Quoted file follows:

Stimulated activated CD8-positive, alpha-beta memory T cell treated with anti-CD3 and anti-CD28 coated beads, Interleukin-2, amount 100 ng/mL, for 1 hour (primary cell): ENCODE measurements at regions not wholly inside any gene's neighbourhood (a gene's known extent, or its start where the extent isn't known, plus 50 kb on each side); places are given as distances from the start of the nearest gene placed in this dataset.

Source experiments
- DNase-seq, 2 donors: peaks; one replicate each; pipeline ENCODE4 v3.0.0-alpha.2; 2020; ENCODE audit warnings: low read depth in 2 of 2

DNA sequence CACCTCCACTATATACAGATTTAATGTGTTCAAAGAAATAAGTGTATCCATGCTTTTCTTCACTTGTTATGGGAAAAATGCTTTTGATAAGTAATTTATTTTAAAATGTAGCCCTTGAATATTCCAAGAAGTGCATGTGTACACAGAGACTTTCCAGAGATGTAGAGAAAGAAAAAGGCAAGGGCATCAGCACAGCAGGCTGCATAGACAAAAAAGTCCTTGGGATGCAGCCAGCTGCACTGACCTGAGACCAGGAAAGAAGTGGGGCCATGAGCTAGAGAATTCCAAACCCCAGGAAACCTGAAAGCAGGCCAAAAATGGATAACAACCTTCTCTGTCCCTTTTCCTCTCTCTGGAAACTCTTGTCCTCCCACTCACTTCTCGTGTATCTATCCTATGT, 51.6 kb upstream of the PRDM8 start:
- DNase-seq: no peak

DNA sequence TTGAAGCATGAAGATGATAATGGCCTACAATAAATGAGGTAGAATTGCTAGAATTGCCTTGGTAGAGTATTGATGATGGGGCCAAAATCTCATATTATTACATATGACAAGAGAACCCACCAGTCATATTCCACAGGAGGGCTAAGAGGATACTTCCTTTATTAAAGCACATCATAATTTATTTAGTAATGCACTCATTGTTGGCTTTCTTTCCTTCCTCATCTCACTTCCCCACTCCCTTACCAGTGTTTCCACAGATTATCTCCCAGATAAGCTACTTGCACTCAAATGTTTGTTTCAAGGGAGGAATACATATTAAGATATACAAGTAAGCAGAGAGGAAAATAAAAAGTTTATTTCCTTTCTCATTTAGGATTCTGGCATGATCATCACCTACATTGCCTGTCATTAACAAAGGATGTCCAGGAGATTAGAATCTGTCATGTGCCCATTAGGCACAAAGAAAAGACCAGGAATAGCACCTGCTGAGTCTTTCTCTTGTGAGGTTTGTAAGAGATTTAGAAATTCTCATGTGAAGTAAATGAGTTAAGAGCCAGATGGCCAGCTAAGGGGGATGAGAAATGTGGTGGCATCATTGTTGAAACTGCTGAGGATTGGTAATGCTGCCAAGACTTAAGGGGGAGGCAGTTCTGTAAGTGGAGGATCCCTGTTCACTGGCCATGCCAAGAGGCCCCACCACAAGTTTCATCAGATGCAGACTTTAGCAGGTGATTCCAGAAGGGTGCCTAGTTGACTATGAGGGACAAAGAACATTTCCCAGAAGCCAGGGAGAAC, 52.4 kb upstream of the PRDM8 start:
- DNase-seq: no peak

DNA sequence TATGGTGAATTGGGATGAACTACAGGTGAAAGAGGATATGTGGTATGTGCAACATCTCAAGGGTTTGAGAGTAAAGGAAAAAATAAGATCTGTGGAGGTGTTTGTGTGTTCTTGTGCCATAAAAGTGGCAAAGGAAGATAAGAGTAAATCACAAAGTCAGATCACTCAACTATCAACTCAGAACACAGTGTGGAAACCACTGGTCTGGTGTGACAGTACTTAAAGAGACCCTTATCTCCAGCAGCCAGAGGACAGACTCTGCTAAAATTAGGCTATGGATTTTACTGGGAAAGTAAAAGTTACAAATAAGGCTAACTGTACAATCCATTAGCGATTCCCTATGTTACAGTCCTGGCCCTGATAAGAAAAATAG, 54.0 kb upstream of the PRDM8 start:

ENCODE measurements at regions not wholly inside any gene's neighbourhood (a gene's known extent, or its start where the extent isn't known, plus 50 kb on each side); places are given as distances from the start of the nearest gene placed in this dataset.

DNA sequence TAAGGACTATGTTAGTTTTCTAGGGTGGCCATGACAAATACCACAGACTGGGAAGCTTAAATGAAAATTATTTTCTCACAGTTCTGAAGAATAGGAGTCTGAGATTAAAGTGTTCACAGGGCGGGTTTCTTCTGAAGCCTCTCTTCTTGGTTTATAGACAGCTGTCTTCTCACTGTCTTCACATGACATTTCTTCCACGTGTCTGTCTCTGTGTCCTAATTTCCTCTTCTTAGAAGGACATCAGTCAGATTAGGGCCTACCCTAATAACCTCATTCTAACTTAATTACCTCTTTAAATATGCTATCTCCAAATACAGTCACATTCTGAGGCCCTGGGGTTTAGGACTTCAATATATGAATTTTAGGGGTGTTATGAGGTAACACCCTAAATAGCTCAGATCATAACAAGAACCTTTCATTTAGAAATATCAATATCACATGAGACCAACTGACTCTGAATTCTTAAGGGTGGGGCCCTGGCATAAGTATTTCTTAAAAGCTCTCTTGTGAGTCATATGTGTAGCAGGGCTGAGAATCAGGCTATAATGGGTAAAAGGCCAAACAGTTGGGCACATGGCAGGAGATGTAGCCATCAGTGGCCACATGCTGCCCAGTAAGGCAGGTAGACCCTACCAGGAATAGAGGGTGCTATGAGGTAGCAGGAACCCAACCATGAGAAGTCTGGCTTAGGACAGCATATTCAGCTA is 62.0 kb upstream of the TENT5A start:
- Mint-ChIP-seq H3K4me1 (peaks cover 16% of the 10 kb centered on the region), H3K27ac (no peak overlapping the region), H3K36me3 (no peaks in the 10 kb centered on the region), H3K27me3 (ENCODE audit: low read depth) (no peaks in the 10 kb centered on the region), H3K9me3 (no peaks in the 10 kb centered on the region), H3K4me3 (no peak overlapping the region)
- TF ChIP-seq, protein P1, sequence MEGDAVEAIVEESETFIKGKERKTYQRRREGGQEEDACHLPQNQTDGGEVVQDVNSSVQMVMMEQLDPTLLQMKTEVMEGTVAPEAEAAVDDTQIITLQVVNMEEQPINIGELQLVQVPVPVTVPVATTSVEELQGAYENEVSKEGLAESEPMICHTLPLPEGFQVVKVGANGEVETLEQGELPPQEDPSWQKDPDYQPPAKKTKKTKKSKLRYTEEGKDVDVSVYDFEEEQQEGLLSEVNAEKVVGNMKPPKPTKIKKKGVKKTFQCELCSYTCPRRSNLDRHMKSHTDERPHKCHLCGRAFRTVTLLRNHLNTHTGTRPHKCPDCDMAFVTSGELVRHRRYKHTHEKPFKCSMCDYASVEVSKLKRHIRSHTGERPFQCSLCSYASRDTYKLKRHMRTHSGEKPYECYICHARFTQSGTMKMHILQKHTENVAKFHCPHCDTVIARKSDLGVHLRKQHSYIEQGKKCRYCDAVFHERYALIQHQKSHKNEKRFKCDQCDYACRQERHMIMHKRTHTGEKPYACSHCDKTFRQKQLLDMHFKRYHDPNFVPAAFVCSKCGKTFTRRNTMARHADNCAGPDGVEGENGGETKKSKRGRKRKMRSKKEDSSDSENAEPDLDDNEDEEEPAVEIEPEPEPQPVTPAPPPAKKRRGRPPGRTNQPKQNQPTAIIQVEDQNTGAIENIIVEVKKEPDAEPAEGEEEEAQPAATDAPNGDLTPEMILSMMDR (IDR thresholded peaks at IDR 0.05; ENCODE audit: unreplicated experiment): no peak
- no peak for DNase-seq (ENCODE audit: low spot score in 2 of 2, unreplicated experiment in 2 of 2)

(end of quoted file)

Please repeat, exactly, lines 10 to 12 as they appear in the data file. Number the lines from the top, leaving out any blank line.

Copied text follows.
DNA sequence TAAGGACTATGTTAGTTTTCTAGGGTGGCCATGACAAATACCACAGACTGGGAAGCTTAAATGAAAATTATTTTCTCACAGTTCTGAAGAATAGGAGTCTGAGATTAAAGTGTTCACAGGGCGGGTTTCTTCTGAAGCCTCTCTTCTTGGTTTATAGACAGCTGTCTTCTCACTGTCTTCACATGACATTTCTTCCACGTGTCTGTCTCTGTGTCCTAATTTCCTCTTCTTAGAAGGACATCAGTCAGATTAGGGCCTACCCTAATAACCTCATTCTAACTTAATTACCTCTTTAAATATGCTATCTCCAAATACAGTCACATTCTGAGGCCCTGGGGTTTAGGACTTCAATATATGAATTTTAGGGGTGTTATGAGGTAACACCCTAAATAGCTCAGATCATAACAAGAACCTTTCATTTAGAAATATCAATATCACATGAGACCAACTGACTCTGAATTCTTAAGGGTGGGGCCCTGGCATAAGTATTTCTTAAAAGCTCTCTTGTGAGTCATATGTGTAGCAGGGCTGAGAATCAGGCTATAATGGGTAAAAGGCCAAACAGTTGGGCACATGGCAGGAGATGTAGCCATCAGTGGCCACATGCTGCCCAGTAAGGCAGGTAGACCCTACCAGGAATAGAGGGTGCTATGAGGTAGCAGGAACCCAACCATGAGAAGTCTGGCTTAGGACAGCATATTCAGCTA is 62.0 kb upstream of the TENT5A start:
- Mint-ChIP-seq H3K4me1 (peaks cover 16% of the 10 kb centered on the region), H3K27ac (no peak overlapping the region), H3K36me3 (no peaks in the 10 kb centered on the region), H3K27me3 (ENCODE audit: low read depth) (no peaks in the 10 kb centered on the region), H3K9me3 (no peaks in the 10 kb centered on the region), H3K4me3 (no peak overlapping the region)
- TF ChIP-seq, protein P1, sequence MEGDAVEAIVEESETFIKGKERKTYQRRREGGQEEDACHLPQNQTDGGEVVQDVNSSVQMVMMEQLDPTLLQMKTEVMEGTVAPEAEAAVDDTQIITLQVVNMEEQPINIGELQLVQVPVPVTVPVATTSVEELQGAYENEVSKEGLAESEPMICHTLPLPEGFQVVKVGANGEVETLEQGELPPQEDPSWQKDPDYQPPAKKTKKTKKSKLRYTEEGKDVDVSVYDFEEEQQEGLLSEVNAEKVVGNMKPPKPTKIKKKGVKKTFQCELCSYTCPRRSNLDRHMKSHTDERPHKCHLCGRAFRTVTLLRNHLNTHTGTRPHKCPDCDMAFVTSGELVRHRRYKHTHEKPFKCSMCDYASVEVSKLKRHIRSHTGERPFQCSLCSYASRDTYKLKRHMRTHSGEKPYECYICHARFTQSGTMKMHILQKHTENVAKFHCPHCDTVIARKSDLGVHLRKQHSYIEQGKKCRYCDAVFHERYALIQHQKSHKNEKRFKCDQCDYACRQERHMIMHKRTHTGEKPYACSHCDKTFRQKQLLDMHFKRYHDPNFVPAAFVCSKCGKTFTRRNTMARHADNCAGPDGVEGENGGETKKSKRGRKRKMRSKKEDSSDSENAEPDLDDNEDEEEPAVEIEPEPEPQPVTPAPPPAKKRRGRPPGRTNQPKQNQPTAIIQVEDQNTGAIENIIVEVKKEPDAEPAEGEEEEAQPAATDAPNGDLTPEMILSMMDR (IDR thresholded peaks at IDR 0.05; ENCODE audit: unreplicated experiment): no peak